Does 24 Sussex have bad Feng Shui?
I have to say I was relieved when I heard that Justin Trudeau the Prime Minister designate and his family would not be moving into the official Prime Minister’s residence, 24 Sussex, until it has been renovated. The cost of the repairs and renovation are estimated to be upwards of $10 million, this obviously has started a discussion on whether or not Canadian taxpayers should pay for these upgrades. From a Feng Shui standpoint the state of disrepair of 24 Sussex is not a good thing. In fact according to the tenets of this ancient practice the building’s structural issues could have a negative effect on the occupants. And considering one of the occupants makes some pretty important decisions for our nation (and that technically we as Canadians own the home) this negative effect, by extension, concerns all Canadians. I guess you could consider this my argument for why we should spend the money needed to either repair 24 Sussex.
Leaving the Feng Shui of the home’s layout aside (that can be another post) let’s review some of the repairs that were recommended in 2008 by the Auditor General and then again by the National Capital Commission in 2011. According to Feng Shui principles many of these issues have a direct link to health, wellbeing and prosperity. Here are some of the repairs cited by the Globe & Mail with their Feng Shui meaning in the case of 24 Sussex:
Foundation issues: the foundation of a home is just, that a foundation. It should be solid and strong in order to build a strong future. Cracks indict family and career instability. The foundation is so important in Feng Shui that when building new homes we have several blessings that we do when foundation is poured to ensure the home will be healthy and prosperous. Cracks in the foundation = instability
Asbestos: this is a no brainer, this is toxic and unhealthy. In Feng Shui walls and beams represents the skeletal system or a structural system. Asbestos in the walls = toxic infrastructure.
Wiring and electrical: the electrical systems are apparently very outdated and potentially dangerous. In Feng Shui the electrical systems are related to the nervous system and anxiety. Electrical problems = nervousness, uncertainty and volatility.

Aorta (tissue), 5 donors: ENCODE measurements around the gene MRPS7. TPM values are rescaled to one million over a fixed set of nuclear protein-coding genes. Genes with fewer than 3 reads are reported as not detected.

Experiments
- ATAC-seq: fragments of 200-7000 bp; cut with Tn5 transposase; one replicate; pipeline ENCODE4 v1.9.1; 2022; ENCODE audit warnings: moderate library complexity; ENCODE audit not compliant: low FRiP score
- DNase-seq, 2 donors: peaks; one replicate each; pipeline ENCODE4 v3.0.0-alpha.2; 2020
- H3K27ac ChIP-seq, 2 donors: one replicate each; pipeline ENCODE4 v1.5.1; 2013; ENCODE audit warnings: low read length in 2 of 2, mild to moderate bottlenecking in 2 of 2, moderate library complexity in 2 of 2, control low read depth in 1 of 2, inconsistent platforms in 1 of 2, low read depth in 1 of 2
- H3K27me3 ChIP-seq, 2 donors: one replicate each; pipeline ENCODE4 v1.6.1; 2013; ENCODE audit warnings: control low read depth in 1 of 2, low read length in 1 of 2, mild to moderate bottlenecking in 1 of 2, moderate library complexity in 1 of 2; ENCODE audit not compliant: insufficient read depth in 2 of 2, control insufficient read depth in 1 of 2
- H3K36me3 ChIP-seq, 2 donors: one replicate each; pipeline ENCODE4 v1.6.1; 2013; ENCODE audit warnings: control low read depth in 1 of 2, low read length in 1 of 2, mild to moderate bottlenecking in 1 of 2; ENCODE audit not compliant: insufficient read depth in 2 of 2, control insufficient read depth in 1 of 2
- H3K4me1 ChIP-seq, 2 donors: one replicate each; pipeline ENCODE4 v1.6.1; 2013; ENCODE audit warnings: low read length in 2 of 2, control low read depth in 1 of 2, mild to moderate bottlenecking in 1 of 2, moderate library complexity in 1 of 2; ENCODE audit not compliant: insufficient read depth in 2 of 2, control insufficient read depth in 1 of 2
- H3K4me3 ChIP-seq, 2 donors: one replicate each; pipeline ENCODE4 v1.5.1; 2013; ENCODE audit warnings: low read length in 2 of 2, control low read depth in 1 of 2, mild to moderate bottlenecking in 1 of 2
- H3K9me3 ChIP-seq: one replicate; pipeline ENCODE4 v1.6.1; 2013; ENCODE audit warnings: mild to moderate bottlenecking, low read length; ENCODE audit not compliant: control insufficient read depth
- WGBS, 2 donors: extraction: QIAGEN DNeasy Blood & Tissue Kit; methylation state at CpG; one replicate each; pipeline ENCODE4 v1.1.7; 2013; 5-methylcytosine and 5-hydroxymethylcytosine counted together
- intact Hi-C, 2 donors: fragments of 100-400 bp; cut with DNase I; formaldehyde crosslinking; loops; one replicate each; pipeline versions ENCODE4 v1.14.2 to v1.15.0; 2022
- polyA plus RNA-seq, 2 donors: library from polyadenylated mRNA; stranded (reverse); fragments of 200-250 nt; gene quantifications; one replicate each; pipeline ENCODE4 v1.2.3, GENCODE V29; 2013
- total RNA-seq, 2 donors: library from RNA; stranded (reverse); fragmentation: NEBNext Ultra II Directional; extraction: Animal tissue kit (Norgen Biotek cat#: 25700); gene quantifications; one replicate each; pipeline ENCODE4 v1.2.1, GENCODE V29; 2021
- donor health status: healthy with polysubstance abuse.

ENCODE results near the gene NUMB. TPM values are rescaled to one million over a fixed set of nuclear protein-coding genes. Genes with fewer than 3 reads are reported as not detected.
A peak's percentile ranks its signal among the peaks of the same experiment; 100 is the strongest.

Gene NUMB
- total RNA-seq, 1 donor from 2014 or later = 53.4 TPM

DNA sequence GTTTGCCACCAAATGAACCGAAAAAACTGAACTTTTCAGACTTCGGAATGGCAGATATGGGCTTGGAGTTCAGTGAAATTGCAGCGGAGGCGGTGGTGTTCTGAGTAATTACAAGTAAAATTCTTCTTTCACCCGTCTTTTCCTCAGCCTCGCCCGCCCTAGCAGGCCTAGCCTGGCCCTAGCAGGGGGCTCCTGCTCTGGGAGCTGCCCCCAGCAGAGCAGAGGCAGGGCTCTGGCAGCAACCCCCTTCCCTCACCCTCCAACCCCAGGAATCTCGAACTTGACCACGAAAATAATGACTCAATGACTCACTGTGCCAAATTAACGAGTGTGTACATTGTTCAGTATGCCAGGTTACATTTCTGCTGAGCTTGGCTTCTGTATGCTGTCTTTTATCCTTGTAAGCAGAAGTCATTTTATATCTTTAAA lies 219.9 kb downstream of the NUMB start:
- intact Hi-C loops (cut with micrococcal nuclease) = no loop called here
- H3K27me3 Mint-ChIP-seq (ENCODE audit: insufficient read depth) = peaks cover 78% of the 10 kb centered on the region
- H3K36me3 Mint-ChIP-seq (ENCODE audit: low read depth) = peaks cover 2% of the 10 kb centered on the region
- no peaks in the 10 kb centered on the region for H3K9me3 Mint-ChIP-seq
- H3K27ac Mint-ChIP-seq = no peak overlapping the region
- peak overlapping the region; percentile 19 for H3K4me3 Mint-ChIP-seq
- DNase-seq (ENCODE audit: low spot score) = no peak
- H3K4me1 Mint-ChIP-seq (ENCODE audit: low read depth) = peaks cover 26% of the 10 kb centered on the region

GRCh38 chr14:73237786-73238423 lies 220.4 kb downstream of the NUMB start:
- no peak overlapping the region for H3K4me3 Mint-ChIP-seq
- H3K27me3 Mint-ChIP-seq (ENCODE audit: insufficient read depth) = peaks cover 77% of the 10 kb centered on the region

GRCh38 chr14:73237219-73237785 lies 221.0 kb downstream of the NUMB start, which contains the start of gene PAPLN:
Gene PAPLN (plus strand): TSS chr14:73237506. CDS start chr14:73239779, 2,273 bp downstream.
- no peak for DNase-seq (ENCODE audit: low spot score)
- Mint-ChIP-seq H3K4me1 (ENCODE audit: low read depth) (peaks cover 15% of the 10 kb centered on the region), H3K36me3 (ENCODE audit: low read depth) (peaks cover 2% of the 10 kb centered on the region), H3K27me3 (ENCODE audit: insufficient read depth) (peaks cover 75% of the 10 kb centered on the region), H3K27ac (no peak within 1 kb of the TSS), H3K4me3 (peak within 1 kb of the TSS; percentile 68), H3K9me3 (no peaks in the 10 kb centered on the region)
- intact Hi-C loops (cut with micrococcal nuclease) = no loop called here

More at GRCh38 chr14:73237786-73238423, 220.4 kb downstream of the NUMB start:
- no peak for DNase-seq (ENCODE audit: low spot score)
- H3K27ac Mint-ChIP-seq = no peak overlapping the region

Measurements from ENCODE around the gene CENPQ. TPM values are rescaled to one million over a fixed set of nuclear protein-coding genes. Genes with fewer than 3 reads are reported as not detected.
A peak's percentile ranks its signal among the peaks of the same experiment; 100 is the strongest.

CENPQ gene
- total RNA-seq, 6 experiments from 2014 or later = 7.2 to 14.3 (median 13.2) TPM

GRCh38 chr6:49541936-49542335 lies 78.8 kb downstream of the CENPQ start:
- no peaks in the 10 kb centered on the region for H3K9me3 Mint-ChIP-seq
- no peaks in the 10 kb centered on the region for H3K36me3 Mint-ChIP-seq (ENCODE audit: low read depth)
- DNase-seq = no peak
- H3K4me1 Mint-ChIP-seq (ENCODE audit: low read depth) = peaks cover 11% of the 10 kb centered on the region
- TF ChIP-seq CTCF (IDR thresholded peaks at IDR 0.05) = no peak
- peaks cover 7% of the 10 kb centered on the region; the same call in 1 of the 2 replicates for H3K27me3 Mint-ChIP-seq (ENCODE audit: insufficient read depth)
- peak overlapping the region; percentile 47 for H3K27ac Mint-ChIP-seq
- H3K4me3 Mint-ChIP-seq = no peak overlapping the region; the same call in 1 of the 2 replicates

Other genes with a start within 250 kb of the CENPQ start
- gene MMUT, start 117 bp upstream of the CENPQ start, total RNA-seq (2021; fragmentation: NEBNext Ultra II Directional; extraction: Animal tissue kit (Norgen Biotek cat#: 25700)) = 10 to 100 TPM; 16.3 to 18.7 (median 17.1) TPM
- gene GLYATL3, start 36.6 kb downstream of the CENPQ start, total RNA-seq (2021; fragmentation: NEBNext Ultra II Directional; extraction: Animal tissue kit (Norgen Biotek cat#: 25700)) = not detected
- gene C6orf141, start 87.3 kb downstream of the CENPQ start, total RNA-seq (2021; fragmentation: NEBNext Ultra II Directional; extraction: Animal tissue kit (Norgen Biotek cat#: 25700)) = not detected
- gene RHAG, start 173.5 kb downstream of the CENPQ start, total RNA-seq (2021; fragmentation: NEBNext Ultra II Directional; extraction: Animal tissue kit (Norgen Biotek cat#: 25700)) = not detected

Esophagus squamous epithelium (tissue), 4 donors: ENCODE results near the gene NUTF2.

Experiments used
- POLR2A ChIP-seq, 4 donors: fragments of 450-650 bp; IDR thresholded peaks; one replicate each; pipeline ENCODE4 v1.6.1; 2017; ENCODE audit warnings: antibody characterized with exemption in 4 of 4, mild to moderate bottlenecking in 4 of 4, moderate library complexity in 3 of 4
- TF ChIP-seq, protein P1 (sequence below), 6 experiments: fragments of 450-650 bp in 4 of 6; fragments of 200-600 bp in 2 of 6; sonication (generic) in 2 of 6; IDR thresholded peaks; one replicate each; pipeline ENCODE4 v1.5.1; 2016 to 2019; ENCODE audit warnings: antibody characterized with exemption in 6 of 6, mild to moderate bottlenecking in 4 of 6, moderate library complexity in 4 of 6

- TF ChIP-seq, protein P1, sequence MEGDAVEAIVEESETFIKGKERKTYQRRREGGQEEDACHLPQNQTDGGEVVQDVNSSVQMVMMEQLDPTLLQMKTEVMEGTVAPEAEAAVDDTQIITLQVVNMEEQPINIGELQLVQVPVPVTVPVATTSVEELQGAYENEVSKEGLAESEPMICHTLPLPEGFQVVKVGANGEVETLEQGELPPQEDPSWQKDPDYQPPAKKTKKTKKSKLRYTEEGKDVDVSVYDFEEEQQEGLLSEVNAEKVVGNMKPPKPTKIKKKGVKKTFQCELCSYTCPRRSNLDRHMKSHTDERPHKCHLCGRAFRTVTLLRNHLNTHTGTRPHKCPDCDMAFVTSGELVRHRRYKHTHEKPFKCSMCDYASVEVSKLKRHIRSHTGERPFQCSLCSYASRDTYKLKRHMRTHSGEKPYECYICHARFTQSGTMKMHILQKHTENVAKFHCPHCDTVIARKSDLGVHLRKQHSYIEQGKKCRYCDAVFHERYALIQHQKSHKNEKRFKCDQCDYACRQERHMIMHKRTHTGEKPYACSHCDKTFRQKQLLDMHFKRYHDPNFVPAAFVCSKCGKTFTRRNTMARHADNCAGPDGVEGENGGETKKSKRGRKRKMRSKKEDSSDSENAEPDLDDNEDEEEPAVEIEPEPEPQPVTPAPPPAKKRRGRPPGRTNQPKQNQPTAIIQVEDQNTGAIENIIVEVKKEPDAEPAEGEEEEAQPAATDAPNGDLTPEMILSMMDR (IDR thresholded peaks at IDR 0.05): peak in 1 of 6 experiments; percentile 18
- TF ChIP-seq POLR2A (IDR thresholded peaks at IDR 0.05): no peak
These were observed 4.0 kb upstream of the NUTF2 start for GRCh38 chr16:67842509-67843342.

Leaky windows: Overall any leaks in a home are not good as it can mean weakened finances. Windows are also the eyes of the home. Leaking and malfunctioning windows = lack of foresight and loss of finances.
Plumbing issues: Plumbing corresponds with the circulatory and digestive systems. Leaking pipes again can affect finances. A blocked drain or a plumbing back up symbolizes an inability to get past old and lingering difficulties. Bad plumbing = stuck in the past and weakened finances.
If that wasn’t enough of any argument to not live there you can add the history of the home. I will refrain from being partisan here but the plain fact of the matter is that for 10 years Stephen Harper lived in this home – his energy (ch’i) is deeply embedded in the building. That is great if you like his politics and leadership style… if not you will need to reset the energy. One great way to do that is to renovate, paint, new floors etc. A good space clearing wouldn’t go a miss either but I digress.
Let’s continue with the history of the home or in Feng Shui, the predecessor ch’i of home. 24 Sussex was built in 1868 by Joseph Merrill Currier who from all accounts was a pretty unlucky man when it came to family loss. He suffered a series of terrible tragedies, including the loss of three of his children and two of his wives. To be fair many of the incidents happened prior to 1868 before he moved in, but he still carried a great burden and sadness into the home. One last issue to mention is the traditional name of 24 Sussex. In Feng Shui names of streets and homes are very telling and important to the energy of the home. The traditional Welsh name of the home, Gorffwysfa which according to National Post reporter Tristin Hopper translates into the rather funerary “resting place”. Not the most uplifting and inspiring name for a home from which to lead a nation.
I truly believe renovating and updating the Prime Minister’s residence properly, ideally using sustainable, green and environmentally sound materials and systems, will be money well spent and would allow for a better Canada. There is also a discussion around tearing it down and starting fresh. But I feel, when possible, we should preserve our Canadian heritage homes. Yes, Justin Trudeau would be the first resident but these changes would benefit any future Prime Minister regardless of which party they are aligned with. Having a Prime Minister’s residence that is structurally sound and well-maintained is a good thing for all Canadians – don’t forget we own the building. This is a long term vision and an opportunity for Canada to showcase a truly innovative and improved 24 Sussex.